Recently Bookriot made a big announcement that they are launching a new site called Panels devoted entirely to webcomics. If you haven't yet delved into the world of webcomics, you're missing out on something big here. The evolution of this medium has been a long process considering webcomics have been around as long as the interwebz. From standalone single panel comics that appear in both print and on web to long running novels that are updated daily, webcomics come in a huge variety of genres and formats.
For the uninitiated it's nearly overwhelming knowing where to start exploring. But if you take it in small bits, you'll find that webcomics are an absolutely fascinating medium and there are many that have strong literary merit.
When I first became aware of webcomics, I was already behind the popular culture curve. Because guys, there are thousands and thousands of webcomics out there. I am not kidding. They are everywhere yet I remained blissfully unaware, keeping my nose safely ensconced in library tomes, e-books, and the occasional audiobook. Once in a while someone would craftily sneak in a single-panel comic on Facebook or Tumblr, book-related of course, but that was the extent of my webcomic experience. I remained completely ignorant that most of these single or multiple panel webcomics, like the one below, were actually located on a webcomic site where the author(s) produce all of their work for you to peruse or even purchase in bundled PDF or dead-tree versions. Their comics might be stand-alone, like this:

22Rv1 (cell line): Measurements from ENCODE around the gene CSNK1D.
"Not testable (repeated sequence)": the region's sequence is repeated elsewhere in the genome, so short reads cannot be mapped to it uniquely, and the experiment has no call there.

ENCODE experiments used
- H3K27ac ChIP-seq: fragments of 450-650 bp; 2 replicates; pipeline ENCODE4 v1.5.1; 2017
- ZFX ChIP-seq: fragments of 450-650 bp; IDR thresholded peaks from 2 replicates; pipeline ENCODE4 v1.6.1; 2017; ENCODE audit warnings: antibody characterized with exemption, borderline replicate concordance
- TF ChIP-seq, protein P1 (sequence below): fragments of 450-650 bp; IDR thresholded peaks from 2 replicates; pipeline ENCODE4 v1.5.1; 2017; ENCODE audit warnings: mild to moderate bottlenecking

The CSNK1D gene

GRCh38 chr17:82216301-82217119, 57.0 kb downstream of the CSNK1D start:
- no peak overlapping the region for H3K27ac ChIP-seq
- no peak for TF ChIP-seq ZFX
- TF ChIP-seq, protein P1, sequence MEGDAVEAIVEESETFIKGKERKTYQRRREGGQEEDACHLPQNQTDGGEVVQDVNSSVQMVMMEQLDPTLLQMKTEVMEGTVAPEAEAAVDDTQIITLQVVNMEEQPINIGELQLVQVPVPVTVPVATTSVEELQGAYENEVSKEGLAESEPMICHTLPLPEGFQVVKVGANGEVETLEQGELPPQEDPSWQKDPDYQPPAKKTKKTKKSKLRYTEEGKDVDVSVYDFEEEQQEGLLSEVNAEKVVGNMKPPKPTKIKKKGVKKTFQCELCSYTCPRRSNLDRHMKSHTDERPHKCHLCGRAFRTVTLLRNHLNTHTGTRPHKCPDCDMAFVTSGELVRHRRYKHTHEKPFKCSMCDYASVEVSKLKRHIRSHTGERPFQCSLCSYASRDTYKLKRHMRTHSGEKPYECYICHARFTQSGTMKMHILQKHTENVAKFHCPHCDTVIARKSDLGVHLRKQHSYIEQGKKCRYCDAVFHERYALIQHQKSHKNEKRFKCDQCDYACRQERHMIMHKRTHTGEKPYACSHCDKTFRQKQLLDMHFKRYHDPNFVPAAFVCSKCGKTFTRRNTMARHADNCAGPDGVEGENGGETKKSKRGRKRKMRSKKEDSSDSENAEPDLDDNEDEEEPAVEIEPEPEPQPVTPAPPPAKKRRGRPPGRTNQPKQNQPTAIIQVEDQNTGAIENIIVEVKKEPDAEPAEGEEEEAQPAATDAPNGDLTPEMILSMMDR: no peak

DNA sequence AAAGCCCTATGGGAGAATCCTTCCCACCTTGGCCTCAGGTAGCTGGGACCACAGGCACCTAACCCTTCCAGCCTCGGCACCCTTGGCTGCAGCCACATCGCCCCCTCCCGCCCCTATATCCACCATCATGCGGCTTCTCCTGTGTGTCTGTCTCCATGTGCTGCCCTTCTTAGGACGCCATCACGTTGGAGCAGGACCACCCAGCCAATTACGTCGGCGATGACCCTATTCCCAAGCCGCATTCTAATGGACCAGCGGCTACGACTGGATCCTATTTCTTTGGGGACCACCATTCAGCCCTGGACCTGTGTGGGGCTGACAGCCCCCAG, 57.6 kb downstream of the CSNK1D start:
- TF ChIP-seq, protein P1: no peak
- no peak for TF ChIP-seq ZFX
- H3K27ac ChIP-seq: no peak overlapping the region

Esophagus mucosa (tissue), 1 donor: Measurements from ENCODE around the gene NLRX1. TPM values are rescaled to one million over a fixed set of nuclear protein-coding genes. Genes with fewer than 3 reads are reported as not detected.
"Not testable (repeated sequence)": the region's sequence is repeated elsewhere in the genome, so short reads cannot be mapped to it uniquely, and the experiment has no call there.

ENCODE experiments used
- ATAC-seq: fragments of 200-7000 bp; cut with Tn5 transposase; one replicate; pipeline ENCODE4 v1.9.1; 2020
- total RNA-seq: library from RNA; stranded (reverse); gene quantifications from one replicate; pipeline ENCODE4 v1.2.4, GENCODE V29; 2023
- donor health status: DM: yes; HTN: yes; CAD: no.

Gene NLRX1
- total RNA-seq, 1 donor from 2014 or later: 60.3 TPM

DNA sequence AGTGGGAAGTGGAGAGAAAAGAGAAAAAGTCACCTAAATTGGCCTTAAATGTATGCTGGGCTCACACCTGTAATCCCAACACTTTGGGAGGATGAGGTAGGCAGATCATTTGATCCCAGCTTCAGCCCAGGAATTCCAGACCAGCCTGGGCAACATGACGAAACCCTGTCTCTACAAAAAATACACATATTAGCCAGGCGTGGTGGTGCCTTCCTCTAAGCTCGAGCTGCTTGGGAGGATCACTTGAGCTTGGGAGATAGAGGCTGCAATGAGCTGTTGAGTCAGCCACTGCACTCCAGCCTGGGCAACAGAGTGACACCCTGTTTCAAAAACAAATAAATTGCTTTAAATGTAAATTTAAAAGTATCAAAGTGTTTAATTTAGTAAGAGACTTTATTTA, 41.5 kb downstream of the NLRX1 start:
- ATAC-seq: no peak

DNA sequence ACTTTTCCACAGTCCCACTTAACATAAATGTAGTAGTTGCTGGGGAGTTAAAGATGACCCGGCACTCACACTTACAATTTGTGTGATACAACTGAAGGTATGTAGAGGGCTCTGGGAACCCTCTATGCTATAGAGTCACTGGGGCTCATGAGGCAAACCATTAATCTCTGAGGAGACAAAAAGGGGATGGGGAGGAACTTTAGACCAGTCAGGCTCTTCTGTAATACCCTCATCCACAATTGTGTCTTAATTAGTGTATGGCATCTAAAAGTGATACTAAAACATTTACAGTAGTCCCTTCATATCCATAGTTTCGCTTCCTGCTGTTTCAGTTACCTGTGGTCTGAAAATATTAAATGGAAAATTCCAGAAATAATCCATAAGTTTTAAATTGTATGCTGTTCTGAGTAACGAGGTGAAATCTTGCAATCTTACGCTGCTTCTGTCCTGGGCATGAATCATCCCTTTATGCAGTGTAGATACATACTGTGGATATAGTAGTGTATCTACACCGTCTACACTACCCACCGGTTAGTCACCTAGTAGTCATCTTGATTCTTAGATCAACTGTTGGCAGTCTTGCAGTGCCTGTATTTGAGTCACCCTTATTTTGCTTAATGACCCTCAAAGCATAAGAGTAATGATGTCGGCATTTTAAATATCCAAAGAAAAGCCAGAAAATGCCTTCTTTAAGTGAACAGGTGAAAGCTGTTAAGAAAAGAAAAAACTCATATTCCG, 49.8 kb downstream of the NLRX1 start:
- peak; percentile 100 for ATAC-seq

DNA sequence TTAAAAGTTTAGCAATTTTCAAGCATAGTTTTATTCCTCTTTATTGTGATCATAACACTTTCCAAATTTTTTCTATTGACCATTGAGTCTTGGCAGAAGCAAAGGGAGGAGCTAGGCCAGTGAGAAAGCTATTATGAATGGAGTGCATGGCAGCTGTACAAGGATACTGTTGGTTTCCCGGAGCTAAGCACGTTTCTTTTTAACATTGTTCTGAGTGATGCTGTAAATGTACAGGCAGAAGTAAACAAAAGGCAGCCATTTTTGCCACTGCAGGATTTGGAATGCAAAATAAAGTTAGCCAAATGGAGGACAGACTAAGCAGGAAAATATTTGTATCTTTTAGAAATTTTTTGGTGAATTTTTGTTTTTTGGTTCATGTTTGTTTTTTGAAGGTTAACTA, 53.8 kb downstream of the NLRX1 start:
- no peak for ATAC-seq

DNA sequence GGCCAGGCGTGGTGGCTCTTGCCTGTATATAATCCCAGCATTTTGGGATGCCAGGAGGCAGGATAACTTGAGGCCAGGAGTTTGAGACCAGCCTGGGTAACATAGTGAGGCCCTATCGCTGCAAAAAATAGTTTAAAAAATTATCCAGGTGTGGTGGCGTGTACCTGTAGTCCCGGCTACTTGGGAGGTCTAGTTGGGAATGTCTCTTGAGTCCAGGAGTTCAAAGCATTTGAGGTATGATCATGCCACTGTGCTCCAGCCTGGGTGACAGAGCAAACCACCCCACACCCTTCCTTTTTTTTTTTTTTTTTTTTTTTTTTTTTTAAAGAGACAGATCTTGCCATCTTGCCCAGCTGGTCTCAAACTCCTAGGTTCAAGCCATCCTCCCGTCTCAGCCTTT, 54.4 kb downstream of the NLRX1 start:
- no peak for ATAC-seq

Or they might create a webcomic that is a series, just like a graphic novel, updating the story perhaps once a week or maybe even every day. Just like your favorite blogs, you can subscribe to their webcomic sites in your RSS reader to keep up with the story. Oh, and don't worry if you missed out on the beginning - the archives are right there and you can binge read to catch up (better than Netflix!).
|Post-apocalyptic Freak Angels (2008-2011) is 864 pages long!|
Other webcomics build an entire virtual world incorporating various other media, using sound (very Lost-esque) clips and animated gifs. Pretty edgy stuff. The sub-genres run the absolute gamut. From gorgeously illustrated children's comics and illustrations pretty enough to decorate a nursery to haunting horror rivaling Stephen King (indeed, even Joe Hill - the master of horror's son and best-selling author in his own right - is well known for his comic book work), every conceivable format and subject is covered. From novellas to short-stories, from poetry to stand alone panels....if you can dream it, webcomics has it.
|Tiny Kitten Teeth (2009- ) Ongoing Panel Webcomic|
And while there are many websites and portals available to explore the thousands and thousands (did I mention that it's overwhelming?) of webcomics out there, it's been my experience that too much of a good thing can be...well, too much. Finding myself caught between not wanting to devote hours and hours each week in the rabbit hole of webcomics yet simultaneously refusing to ignore an art form with such literary potential, the idea of Sunday Webcomics was formed.
So feel free to join me here every Sunday morning where I'll feature one particularly notable webcomic that is worth knowing about. While there are plenty of fantastic graphic novels out there (and many webcomics are also sold as graphic novels), I'm not going to focus on those. Instead, I'll be looking at the ones that are currently available online, right now, and free. Both the ones everyone is talking about right now and the ones that have made their literary mark and are still freely available online. It's webcomics, but in a smaller, bite-sized form. If you'd like to explore the genre further, I'd highly recommend watching for Bookriot's new site Panels which will launch this fall where more in-depth articles and reviews are sure to tempt webcomic fans everywhere. Meanwhile.....see you on Sundays.